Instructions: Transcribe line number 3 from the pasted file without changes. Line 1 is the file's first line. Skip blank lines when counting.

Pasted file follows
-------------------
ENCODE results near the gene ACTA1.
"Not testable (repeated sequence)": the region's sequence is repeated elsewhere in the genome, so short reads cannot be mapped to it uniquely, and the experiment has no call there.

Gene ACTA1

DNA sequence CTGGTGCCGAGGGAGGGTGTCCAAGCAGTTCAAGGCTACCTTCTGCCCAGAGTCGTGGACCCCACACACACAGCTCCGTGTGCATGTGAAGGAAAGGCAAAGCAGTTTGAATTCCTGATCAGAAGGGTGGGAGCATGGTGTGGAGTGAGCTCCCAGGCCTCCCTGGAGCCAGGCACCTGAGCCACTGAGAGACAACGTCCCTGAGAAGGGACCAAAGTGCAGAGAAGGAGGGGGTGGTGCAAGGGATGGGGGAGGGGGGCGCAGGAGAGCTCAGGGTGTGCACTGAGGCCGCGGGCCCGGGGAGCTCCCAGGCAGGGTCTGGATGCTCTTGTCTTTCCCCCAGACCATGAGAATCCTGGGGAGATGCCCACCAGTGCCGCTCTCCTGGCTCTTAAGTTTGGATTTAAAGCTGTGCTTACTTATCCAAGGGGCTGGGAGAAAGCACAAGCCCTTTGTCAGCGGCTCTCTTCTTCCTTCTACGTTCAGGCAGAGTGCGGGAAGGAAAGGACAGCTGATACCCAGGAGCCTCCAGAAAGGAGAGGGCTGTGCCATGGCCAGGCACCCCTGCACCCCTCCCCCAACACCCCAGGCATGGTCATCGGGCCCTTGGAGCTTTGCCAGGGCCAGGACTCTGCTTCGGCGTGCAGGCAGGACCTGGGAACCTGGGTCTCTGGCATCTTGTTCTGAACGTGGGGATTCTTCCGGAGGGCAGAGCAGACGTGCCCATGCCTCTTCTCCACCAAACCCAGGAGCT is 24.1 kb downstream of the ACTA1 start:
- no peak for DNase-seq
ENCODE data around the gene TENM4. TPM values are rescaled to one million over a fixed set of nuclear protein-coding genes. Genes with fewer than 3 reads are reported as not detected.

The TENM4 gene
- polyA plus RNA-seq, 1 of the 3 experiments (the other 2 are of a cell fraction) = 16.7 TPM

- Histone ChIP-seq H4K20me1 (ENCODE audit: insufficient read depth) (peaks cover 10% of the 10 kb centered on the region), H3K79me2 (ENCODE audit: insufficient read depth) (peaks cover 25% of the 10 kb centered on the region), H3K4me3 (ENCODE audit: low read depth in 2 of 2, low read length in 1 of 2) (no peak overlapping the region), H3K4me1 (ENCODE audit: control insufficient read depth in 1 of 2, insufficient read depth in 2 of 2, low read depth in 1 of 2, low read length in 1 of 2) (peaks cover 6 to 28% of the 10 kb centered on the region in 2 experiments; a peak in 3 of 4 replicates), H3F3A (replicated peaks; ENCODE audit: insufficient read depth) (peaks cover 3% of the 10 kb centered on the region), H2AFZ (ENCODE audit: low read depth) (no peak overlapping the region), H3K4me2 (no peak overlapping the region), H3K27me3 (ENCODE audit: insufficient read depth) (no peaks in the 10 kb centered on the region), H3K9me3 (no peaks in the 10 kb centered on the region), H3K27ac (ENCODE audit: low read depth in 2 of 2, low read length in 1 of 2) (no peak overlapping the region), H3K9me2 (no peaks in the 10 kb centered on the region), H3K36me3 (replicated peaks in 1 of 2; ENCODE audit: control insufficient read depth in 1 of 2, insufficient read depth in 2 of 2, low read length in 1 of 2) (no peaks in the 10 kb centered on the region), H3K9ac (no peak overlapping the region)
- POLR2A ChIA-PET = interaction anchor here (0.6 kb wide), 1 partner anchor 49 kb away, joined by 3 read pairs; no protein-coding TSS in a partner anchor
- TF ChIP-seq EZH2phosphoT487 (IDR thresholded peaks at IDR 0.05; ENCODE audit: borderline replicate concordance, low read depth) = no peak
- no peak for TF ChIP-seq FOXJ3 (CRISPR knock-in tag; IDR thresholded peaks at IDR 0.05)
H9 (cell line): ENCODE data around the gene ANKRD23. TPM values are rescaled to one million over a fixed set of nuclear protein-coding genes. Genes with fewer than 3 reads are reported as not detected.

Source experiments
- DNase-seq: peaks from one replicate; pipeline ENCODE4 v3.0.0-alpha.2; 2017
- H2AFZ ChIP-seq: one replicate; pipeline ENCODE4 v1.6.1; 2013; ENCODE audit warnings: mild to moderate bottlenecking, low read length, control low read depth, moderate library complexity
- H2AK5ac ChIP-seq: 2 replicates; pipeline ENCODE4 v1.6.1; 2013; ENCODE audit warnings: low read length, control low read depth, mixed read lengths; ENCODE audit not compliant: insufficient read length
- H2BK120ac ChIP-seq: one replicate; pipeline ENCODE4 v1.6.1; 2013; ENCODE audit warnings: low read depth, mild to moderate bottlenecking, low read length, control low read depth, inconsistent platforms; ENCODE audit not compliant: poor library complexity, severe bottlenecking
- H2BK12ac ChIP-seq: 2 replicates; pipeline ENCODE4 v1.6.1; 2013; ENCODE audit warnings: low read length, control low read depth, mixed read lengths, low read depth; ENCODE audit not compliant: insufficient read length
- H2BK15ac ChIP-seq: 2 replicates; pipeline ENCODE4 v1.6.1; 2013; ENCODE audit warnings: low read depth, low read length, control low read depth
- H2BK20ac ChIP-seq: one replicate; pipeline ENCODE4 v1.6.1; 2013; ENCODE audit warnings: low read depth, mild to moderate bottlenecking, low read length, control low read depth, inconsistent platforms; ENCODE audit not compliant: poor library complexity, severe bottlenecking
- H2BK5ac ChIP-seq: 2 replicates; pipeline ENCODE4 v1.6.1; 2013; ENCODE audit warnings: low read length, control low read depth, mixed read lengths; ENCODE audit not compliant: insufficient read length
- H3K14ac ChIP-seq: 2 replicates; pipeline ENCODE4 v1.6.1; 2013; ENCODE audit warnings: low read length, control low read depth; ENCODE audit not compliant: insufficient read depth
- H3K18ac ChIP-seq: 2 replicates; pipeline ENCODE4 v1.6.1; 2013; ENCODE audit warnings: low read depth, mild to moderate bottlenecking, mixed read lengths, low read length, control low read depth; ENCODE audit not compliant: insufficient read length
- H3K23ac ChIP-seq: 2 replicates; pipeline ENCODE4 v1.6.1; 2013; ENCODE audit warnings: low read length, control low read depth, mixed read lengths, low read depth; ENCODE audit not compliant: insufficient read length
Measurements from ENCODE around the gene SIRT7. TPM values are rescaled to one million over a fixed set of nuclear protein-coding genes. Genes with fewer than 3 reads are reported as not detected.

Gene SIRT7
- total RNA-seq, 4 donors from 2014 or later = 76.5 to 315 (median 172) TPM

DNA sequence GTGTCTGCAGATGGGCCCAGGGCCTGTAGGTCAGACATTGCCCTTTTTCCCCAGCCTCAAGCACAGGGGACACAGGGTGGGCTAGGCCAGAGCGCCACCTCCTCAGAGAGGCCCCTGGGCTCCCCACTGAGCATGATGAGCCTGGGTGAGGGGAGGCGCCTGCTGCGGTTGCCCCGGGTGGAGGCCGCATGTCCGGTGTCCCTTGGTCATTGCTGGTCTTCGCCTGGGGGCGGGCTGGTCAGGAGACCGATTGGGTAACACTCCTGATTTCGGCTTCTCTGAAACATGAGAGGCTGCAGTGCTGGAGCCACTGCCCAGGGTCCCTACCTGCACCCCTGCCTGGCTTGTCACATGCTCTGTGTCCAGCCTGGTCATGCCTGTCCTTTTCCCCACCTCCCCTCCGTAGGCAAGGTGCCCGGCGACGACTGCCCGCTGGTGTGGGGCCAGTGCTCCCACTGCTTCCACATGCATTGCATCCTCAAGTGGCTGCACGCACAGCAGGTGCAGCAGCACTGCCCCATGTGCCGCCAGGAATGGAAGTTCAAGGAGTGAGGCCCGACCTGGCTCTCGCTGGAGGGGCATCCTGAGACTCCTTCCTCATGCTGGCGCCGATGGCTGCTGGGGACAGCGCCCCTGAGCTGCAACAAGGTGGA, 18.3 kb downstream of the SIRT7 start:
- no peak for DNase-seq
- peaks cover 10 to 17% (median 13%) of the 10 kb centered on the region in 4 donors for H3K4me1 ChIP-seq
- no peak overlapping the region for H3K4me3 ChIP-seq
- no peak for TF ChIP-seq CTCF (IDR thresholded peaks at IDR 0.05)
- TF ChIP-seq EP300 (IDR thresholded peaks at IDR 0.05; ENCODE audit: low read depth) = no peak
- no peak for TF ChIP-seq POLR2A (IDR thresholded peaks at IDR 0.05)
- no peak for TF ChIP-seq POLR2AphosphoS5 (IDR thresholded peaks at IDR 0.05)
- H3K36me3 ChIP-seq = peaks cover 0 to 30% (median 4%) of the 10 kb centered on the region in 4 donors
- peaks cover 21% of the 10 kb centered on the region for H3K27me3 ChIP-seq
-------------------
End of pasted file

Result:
Gene ACTA1